Highlights - August 2016

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In order to improve a firm’s performance, Chief executive officers (CEOs) should have a different leadership style from the norm in the organization’s culture.  The findings, published recently in The Journal of Applied Psychology, are based on data collected from 119 CEOs and 337 top management team members in 119 organizations in the U.S. software and hardware industries.

The researchers found CEOs who adopt a leadership style similar to that of the organization’s cultural norms have a negative impact on firm performance.  Instead, firms are most effective when CEO leadership style and organizational culture are different, a discovery that contradicts widely accepted beliefs.

According to the researchers, “Consistencies between CEO leadership and company culture create redundancies.  Leaders who are culture conformists are thus ineffective.  CEOs who lead in a manner different from the culture benefit companies because they provide resources to the organization that the culture does not.”

Organizational or company culture refers to the shared values and norms, usually either task-oriented or relationship-oriented, that inform employee behavior.  In a task-oriented culture, employees are asked to focus externally on problems such as anticipating customers’ needs and preferences and monitoring competitors’ behaviors.  In a relationship-oriented culture, employees are encouraged to focus internally on issues such as coordination, participation and communication.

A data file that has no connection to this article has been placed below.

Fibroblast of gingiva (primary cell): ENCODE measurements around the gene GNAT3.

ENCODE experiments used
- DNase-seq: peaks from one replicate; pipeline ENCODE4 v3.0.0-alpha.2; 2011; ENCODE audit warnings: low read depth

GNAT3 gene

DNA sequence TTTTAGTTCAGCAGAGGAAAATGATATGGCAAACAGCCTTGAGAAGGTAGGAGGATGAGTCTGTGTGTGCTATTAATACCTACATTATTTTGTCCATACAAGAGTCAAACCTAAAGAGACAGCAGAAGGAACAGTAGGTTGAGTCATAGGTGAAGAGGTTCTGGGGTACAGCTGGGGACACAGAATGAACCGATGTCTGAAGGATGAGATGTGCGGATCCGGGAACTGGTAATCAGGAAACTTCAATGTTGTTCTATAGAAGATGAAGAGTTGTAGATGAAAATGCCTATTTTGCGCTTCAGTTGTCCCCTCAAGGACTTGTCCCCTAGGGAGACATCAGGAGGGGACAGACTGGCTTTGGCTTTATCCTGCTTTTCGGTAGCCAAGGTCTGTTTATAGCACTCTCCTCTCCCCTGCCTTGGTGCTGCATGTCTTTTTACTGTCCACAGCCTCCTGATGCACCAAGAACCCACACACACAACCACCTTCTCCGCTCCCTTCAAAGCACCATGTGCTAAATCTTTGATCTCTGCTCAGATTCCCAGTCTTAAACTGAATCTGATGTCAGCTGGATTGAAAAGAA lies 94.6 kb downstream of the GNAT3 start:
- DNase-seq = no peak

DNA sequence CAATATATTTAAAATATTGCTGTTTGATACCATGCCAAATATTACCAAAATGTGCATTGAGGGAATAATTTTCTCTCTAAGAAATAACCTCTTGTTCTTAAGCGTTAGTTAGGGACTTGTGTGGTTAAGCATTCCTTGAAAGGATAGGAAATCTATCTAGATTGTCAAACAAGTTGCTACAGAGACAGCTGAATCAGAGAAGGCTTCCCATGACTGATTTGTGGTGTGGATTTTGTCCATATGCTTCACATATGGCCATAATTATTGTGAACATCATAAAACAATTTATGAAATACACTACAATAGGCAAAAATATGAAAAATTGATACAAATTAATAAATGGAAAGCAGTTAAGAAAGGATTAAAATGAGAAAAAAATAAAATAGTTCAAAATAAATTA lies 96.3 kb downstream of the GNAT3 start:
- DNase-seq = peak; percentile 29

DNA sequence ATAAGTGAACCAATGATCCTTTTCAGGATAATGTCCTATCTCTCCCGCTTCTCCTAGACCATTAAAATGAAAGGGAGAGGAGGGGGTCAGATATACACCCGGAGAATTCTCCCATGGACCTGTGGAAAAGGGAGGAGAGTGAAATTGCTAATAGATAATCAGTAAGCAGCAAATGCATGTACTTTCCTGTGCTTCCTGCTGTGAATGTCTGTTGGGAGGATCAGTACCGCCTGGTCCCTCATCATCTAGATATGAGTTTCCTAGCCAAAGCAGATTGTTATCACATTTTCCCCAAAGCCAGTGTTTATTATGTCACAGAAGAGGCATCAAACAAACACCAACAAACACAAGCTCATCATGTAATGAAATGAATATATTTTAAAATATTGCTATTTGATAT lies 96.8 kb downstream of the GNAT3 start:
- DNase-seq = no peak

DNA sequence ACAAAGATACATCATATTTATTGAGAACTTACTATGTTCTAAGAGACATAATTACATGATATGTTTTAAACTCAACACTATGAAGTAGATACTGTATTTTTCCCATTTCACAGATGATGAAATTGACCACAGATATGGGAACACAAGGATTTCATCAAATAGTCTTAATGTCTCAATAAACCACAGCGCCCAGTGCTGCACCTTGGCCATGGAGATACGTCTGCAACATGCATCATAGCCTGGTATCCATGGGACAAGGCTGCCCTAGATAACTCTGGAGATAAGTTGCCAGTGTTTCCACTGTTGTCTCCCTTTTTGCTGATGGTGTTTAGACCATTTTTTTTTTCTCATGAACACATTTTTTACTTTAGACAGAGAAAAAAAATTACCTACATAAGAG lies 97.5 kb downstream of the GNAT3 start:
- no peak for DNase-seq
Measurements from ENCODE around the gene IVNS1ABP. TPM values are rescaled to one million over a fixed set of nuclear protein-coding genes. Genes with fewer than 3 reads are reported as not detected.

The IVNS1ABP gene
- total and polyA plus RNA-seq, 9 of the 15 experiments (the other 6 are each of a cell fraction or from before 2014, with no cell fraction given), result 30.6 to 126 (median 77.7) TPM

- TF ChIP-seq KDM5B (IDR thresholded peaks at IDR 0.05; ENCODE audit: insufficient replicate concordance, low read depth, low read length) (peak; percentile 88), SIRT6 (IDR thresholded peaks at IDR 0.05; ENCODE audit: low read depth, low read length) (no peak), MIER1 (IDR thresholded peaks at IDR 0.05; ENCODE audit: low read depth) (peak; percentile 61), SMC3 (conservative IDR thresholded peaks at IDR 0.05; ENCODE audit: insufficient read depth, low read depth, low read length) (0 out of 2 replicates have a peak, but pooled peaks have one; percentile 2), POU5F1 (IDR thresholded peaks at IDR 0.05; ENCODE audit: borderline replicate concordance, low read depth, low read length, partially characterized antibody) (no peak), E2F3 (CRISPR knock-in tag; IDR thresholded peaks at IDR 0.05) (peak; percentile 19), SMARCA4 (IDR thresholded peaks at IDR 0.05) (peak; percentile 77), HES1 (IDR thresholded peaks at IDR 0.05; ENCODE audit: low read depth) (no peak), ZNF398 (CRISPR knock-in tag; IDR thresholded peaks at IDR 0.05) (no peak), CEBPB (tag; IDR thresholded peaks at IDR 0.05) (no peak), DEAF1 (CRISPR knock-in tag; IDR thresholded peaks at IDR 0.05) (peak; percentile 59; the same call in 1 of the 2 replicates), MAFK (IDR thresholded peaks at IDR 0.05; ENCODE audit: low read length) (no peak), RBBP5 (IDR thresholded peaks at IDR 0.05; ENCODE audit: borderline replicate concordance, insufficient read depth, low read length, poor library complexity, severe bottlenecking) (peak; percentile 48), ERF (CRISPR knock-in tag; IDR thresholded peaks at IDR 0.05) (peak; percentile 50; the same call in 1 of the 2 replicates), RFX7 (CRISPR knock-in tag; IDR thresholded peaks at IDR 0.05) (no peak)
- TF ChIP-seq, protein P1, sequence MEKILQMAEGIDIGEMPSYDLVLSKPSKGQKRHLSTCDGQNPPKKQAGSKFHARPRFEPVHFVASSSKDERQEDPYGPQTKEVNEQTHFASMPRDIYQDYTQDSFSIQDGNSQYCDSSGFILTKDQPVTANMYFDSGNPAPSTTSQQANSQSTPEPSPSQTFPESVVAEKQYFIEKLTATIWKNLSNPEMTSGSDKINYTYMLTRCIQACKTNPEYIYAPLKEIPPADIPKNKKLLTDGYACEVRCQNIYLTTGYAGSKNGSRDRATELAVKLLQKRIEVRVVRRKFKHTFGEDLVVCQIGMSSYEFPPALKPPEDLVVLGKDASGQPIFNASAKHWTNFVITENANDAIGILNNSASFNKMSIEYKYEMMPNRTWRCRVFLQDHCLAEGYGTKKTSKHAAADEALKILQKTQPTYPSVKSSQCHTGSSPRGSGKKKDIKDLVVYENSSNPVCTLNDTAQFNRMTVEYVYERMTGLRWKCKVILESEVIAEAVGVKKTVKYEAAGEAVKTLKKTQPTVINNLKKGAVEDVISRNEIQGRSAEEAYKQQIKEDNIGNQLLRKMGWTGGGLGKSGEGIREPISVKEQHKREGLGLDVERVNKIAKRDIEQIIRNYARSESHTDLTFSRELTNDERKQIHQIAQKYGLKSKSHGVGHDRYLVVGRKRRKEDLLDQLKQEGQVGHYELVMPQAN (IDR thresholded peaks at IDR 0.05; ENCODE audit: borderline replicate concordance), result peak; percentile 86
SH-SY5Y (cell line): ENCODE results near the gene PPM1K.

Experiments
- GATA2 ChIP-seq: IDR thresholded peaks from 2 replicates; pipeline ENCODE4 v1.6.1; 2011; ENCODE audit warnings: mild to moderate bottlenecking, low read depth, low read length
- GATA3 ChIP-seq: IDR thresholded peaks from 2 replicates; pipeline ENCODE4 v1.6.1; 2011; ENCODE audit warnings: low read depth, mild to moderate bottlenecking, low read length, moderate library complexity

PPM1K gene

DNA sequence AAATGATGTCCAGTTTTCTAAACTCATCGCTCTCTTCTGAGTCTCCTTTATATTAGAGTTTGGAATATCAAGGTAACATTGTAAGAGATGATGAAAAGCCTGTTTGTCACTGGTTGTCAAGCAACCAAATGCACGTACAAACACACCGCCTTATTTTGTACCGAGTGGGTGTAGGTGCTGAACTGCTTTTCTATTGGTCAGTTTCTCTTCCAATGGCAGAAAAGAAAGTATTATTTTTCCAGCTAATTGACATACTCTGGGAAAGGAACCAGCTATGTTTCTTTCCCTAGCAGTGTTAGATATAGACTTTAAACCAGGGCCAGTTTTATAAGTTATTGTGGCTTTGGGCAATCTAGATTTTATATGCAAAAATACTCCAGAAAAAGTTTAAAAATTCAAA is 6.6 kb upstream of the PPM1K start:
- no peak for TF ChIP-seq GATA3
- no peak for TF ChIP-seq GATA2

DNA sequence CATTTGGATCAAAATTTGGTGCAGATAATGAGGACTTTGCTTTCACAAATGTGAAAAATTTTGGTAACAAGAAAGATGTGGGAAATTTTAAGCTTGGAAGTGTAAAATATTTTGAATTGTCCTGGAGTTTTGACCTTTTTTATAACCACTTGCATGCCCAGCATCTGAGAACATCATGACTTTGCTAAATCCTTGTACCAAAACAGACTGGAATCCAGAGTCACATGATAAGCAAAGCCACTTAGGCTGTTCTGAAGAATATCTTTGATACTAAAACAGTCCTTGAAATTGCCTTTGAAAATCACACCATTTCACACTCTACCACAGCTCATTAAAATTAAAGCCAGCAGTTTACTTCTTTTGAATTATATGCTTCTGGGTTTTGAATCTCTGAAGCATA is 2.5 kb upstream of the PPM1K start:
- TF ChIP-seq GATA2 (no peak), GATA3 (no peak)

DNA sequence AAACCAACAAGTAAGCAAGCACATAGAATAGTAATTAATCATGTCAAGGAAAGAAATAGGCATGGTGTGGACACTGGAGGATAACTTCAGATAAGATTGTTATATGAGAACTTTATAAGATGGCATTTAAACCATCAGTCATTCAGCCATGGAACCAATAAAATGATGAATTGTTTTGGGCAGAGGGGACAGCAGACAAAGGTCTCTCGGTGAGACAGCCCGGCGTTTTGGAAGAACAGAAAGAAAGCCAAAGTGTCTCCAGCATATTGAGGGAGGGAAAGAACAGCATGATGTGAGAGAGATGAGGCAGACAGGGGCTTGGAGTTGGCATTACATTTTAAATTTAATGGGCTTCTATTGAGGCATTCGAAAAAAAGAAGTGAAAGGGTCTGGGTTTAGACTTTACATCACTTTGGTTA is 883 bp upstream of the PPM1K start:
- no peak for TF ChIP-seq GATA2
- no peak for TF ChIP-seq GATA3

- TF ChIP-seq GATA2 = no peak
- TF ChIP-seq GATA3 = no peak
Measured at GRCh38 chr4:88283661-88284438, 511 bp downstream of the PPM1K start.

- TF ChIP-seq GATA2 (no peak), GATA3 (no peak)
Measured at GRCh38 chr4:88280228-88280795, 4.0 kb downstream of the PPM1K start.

Similarities between leadership and culture can produce a myopic focus on things that have worked in the past while precluding employees from acquiring other resources or processes that could enhance success.  CEOs should be mindful about focusing employees on important outcomes and processes that cultural signals may overlook.”

The researchers pointed to former Delta Airlines CEO Richard Anderson as an example of leadership style differing from company culture.  “His task leadership complemented Delta’s relationship-focused culture.  Under Anderson’s leadership, Delta was able to capitalize on opportunities to adapt to rapidly changing market conditions. Delta’s relationship-focused culture enabled employees...

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